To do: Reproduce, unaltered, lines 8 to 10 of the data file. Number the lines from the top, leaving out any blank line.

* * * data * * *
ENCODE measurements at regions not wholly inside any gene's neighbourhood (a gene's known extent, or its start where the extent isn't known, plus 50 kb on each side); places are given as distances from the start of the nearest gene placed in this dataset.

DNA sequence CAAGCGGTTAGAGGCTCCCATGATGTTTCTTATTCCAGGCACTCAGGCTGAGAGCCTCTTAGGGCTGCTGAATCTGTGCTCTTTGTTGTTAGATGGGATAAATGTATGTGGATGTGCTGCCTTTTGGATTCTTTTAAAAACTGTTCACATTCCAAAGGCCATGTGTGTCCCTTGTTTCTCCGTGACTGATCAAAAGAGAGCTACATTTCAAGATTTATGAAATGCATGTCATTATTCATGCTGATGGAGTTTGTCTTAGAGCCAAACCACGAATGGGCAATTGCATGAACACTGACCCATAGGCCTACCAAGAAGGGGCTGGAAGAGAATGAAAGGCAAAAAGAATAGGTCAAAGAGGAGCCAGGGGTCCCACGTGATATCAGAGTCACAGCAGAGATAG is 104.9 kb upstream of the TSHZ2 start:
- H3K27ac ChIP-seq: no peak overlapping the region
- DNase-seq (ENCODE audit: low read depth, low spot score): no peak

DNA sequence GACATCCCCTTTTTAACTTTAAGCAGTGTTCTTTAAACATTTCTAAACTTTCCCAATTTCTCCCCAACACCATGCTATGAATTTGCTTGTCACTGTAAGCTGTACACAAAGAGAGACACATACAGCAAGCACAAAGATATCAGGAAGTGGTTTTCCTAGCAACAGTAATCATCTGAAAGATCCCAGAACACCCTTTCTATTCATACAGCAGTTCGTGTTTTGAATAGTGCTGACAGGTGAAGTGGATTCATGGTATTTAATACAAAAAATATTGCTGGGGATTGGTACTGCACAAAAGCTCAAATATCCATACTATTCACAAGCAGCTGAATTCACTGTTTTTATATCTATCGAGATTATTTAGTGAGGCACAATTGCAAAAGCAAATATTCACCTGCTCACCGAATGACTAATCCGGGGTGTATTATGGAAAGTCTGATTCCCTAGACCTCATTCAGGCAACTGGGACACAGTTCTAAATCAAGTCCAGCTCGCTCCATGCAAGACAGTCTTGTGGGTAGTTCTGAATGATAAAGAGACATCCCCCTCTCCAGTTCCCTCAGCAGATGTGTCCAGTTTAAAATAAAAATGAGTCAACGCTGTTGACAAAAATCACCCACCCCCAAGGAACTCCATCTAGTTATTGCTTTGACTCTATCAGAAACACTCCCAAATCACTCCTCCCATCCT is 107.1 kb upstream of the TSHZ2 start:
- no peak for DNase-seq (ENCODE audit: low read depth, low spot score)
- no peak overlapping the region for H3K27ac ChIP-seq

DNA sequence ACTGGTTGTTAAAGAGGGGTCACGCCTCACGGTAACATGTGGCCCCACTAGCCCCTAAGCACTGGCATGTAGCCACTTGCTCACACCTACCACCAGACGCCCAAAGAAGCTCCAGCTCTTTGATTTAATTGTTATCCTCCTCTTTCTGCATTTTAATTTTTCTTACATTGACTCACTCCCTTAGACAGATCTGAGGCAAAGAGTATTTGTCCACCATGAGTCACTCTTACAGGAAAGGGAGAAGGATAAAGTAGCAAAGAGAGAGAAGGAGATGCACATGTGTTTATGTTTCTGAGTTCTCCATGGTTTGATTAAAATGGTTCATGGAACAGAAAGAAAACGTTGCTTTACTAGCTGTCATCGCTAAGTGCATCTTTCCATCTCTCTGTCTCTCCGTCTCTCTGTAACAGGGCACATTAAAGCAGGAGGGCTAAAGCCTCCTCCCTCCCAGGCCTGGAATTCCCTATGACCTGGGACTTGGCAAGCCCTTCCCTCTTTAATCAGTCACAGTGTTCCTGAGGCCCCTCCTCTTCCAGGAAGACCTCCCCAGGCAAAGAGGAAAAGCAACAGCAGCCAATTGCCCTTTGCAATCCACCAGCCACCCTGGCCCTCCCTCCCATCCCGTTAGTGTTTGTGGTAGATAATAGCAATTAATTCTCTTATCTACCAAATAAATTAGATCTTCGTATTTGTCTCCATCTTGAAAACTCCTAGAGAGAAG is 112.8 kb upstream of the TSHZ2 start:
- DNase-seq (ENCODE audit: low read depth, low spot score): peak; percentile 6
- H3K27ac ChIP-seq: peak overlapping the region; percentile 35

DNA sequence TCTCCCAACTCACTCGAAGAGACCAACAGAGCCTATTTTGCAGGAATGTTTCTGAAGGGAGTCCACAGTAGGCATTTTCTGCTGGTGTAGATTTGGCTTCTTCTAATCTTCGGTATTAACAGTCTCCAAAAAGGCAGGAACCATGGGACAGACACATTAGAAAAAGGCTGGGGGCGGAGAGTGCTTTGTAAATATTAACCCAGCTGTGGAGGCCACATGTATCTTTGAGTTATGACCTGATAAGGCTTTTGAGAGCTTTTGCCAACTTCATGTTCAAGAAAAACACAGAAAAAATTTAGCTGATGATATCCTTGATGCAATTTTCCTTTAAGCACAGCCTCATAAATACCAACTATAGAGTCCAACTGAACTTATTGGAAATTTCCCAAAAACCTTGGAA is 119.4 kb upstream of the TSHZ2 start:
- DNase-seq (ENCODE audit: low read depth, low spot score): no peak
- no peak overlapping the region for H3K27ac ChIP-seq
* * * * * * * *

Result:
DNA sequence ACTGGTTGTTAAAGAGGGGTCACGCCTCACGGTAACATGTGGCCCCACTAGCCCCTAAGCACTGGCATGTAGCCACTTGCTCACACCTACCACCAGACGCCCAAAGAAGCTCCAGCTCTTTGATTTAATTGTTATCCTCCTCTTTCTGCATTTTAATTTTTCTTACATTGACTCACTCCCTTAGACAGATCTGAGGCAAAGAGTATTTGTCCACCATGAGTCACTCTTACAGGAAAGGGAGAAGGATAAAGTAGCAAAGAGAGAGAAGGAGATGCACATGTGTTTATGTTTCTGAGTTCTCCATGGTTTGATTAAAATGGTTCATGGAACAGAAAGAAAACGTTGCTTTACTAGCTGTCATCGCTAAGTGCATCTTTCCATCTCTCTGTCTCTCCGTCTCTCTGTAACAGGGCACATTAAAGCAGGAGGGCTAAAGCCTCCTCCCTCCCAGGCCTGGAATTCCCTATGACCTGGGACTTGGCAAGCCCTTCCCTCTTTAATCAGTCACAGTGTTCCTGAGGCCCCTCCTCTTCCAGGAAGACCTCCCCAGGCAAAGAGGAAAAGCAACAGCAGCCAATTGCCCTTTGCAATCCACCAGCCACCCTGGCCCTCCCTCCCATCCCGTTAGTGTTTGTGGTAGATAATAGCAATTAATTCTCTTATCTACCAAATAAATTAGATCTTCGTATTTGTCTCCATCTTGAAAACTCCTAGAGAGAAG is 112.8 kb upstream of the TSHZ2 start:
- DNase-seq (ENCODE audit: low read depth, low spot score): peak; percentile 6
- H3K27ac ChIP-seq: peak overlapping the region; percentile 35